(Reuters) - The upcoming U.S. presidential election will likely be an important catalyst for stock market moves in coming months as investors gauge the probabilities of a contested vote and the policies a potential winner would enact.
Democratic nominee Joe Biden is ahead in national polls and in betting markets the former vice president is favored to win with an average 59% likelihood, according to RealClearPolitics.
Here are five issues in Washington that investors say will be important for asset prices.
1) An orderly election
Republican President Donald Trump has questioned the validity of mail-in votes, raising concerns that the results of one or more states will be decided in the courts.
Trump again declined to commit to accepting the results during Tuesday night’s first presidential debate, repeating his unfounded complaint that mail-in ballots would lead to election fraud. That has bolstered the case for investor betting on markets staying volatile well after Election Day on Nov. 3.
“People would like to have certainty as soon as possible which way it’s going to move forward,” said Esty Dwek, head of global market strategy at Natixis Investment Managers.
A report from BNP Paribas estimated the chances of a contested election result stand at between 7% and 10%, while assigning only a 1% chance to the possibility of a constitutional crisis that the Supreme Court is unable to avert.
2) Tax rates
Fears of rising tax rates under a Biden administration could hit the large technology stocks that have led the market rally this year if investors seek to book gains before the increase takes place, said Eddie Perkin, chief equity investment officer at Eaton Vance.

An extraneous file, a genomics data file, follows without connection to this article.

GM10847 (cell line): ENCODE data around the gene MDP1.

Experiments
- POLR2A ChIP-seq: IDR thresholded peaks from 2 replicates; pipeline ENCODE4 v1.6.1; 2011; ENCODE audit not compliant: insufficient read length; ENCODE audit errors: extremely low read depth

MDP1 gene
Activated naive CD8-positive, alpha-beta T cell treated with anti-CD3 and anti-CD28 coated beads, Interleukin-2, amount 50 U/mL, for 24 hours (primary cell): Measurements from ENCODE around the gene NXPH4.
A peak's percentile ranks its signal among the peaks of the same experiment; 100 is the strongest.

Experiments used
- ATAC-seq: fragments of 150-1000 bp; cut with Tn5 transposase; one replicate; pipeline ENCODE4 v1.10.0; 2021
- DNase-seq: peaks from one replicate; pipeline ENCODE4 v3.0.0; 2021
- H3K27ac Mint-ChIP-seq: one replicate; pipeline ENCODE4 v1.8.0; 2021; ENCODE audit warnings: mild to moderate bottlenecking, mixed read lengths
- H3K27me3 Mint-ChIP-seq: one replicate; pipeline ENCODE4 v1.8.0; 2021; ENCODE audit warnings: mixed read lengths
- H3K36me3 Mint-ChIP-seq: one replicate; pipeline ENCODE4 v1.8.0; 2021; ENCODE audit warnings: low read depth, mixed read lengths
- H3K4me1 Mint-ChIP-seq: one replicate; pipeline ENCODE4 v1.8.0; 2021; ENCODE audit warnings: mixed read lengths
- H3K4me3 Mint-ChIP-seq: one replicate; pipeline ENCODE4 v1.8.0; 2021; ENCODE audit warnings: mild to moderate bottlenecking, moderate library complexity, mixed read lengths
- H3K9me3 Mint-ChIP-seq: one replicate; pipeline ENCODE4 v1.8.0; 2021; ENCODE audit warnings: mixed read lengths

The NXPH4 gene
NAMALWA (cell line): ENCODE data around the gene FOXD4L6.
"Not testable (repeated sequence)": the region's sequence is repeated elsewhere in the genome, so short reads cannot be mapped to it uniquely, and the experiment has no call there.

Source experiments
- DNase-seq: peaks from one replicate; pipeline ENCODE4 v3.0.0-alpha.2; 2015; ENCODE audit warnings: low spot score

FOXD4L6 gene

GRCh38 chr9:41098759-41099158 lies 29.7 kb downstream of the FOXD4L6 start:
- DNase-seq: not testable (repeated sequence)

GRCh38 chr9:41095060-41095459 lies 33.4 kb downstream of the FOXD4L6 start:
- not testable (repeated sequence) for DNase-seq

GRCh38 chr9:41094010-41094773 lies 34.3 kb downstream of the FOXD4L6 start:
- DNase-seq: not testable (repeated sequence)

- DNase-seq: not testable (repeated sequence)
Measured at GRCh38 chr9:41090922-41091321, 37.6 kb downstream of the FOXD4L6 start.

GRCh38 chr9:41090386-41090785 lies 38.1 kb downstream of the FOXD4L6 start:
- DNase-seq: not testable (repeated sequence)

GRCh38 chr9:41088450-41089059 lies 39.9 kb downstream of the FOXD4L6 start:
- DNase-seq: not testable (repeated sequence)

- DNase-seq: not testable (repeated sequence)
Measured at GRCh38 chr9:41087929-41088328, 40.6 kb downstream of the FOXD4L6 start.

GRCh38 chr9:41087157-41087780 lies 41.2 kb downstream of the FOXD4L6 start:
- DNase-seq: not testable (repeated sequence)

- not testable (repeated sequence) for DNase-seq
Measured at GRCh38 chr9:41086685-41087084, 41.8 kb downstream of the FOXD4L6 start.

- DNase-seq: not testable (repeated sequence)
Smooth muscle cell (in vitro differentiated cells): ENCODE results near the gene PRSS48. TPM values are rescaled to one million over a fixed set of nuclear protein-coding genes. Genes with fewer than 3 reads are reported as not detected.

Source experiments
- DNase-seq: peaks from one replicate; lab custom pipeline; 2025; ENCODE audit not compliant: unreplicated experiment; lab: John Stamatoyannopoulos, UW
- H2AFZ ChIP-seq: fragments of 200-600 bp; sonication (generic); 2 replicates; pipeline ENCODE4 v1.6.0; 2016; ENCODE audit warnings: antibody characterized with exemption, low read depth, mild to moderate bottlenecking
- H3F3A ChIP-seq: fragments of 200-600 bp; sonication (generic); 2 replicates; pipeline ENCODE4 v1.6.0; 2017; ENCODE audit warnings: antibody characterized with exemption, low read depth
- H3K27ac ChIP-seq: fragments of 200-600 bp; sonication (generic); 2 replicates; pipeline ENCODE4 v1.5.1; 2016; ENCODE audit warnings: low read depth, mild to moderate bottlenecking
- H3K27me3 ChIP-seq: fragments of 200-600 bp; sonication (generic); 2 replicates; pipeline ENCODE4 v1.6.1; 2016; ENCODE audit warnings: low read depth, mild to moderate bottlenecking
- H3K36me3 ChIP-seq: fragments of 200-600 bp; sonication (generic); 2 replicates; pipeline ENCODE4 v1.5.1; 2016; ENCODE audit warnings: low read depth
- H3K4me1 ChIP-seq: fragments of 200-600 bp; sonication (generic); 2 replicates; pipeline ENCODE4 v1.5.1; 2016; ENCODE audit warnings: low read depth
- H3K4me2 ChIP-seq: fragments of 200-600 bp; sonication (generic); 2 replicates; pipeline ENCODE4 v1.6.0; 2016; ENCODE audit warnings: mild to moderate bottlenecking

At the same time, companies could look to issue special onetime dividends to return cash to shareholders before income taxes rise.
“In a normal year you see tax-loss harvesting. This might be a year of tax-gain harvesting,” Perkin said.
Hedge fund manager J. Daniel Plants, who runs Voce Capital Management, expressed concern that higher tax rates would squash economic growth and eat into companies’ after-tax net income, making “an already expensive market appear even pricier.”
“This is simply not the time to engage in such experiments with the economy reeling and the outlook so uncertain,” he said.
Analysts at Goldman Sachs take a more sanguine view, forecasting that Biden’s plan would likely shave just 4% from the S&P 500’s expected earnings by 2024.
3) U.S.-China tensions
A second Trump term would likely see the president continue confronting China through higher tariffs and restrictions on trade and investment, analysts at Moody’s Analytics wrote.
They assign a 40% probability to Biden gaining the presidency with a Republican Senate and Democratic House, compared with a 35% chance of Trump getting re-elected with the same combination.
Some investors believe Biden’s policies toward China are unlikely to substantially differ from Trump’s.
“There’s a perception that Biden would be better on China, but he could just be different. You wouldn’t have the tweets (from Trump), but you would have a Western coalition trying to manage the rise of China,” said Dwek.
4) Coronavirus response
U.S. deaths linked to the coronavirus are now above 206,000, by far the highest number of any country, according to a Reuters tally.
Trump has said that a vaccine against the virus would be ready in record time, perhaps before the election, raising questions about whether political pressure might result in the deployment of a vaccine before it is safe.
Analysts at Societe Generale put the chances of a coronavirus treatment or vaccine coming sometime in the next three months at around 15%, while reducing the probability of renewed lockdowns to 20% from 30%.
5) Additional fiscal stimulus
The recent death of Supreme Court Justice Ruth Bader Ginsburg has dimmed hopes of Congress passing an economic stimulus bill before the November election, another factor that has weighed on stocks during a volatile September.
Moody’s Analytics believes the economy would return to full employment in the second half of 2022 under Biden compared to the first half of 2024 during a second Trump term, largely because of the challenger’s more expansive fiscal policies.
Reporting by David Randall with additional reporting by Svea Herbst-Bayliss; editing by Jonathan Oatis and Nick Zieminski
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